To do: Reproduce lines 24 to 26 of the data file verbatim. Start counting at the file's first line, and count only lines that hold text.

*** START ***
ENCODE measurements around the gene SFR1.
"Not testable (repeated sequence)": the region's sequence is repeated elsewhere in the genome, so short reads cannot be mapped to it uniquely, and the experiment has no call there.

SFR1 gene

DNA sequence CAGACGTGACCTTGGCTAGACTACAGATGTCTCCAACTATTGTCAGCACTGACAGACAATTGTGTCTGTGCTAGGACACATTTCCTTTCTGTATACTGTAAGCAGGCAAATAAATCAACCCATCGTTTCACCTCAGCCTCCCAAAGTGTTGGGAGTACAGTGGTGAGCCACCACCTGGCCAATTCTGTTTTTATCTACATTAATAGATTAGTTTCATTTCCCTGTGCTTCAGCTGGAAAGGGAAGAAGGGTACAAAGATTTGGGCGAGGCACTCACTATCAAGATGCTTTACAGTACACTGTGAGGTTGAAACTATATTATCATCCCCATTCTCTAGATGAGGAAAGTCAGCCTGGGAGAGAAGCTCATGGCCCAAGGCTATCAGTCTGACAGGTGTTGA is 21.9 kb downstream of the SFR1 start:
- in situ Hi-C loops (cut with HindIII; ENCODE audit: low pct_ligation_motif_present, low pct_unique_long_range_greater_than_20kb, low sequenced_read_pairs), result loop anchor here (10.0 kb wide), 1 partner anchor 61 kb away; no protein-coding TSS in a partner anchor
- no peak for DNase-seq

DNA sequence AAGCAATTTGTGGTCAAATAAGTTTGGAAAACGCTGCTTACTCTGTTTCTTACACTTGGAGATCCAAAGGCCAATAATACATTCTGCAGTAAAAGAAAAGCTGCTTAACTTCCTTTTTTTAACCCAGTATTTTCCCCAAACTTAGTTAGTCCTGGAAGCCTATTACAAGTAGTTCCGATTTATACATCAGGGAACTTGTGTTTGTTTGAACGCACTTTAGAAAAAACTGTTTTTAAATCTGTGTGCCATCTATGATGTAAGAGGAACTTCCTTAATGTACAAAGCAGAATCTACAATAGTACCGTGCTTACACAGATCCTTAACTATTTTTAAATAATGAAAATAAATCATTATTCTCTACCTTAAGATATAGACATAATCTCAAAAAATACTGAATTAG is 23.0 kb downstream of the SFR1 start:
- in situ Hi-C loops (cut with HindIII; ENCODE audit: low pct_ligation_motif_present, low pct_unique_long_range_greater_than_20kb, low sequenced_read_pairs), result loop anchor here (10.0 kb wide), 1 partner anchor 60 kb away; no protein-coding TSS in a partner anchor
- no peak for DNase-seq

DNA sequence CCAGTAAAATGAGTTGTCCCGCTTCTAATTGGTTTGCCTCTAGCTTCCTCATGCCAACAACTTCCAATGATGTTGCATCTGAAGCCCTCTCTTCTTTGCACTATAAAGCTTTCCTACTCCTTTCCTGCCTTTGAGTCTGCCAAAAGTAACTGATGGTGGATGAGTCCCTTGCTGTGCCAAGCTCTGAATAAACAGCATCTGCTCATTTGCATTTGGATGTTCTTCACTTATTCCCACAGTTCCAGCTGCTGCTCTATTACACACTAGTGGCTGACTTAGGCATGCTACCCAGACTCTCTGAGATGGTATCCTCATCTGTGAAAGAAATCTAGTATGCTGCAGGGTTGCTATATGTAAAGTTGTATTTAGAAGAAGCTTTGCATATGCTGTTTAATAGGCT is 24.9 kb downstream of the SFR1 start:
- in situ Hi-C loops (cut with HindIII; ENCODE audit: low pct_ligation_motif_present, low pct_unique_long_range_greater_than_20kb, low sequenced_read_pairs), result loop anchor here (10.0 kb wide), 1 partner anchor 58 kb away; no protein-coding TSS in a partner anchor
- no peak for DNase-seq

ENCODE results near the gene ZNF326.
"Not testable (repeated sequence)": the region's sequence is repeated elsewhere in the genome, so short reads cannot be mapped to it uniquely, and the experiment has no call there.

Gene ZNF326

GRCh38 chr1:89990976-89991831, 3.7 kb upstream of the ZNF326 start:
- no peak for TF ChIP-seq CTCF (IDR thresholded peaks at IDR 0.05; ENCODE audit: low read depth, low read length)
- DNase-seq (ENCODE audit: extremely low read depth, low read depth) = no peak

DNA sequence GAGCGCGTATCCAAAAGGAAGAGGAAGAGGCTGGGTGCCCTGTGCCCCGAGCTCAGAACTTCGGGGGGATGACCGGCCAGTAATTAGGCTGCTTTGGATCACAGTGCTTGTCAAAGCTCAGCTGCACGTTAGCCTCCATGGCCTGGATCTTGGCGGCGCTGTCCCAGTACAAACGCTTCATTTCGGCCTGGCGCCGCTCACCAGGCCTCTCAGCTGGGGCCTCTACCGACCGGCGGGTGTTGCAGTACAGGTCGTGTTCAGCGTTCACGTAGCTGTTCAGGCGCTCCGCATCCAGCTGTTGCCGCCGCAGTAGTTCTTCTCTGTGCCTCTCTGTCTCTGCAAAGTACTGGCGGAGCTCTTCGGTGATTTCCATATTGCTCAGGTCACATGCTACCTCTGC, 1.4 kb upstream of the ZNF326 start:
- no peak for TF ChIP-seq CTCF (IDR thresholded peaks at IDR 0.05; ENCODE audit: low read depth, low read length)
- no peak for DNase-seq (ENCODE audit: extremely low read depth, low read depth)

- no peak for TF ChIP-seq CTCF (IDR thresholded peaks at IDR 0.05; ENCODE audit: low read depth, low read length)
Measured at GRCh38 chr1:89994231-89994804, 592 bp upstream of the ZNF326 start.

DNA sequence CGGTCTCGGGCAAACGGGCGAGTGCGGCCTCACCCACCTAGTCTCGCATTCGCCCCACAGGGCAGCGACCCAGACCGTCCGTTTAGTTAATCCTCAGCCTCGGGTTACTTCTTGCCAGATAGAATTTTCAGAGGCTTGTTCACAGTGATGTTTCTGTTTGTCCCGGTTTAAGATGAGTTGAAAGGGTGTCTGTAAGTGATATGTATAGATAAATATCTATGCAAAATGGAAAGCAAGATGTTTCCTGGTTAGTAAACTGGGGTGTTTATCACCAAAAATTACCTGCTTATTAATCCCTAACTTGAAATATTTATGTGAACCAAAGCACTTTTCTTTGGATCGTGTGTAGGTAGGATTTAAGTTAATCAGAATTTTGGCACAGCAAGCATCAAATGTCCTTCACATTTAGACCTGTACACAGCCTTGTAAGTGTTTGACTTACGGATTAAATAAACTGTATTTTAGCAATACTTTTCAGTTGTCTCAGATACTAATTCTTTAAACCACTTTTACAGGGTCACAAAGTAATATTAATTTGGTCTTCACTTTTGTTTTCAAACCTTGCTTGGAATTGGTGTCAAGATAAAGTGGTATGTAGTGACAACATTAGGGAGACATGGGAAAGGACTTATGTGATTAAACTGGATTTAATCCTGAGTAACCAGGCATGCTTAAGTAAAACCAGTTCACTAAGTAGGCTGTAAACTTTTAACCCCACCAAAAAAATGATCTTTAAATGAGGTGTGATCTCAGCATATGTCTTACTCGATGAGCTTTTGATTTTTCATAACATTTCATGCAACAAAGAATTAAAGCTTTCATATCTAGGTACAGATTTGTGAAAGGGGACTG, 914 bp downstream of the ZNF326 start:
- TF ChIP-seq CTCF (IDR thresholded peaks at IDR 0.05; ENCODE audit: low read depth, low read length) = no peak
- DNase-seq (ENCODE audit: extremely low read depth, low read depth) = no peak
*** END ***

DNA sequence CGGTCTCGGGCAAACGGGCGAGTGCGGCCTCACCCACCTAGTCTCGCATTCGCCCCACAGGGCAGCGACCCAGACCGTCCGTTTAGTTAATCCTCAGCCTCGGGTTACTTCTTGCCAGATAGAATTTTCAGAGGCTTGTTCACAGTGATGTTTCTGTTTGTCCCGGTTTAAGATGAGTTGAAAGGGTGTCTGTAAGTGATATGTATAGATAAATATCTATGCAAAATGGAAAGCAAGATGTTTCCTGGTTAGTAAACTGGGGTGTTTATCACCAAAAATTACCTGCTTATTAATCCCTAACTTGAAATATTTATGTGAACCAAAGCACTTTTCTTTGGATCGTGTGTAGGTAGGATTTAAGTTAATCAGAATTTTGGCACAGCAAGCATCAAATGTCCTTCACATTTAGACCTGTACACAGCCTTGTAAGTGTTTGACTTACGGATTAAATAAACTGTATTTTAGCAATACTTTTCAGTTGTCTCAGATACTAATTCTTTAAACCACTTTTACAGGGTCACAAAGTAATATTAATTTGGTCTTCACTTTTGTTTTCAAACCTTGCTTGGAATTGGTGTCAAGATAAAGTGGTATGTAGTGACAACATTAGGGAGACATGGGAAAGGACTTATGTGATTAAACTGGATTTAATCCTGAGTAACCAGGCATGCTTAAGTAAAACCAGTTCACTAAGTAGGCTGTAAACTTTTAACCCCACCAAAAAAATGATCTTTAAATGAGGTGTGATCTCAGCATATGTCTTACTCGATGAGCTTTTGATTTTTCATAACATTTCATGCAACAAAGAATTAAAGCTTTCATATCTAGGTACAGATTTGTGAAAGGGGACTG, 914 bp downstream of the ZNF326 start:
- TF ChIP-seq CTCF (IDR thresholded peaks at IDR 0.05; ENCODE audit: low read depth, low read length) = no peak
- DNase-seq (ENCODE audit: extremely low read depth, low read depth) = no peak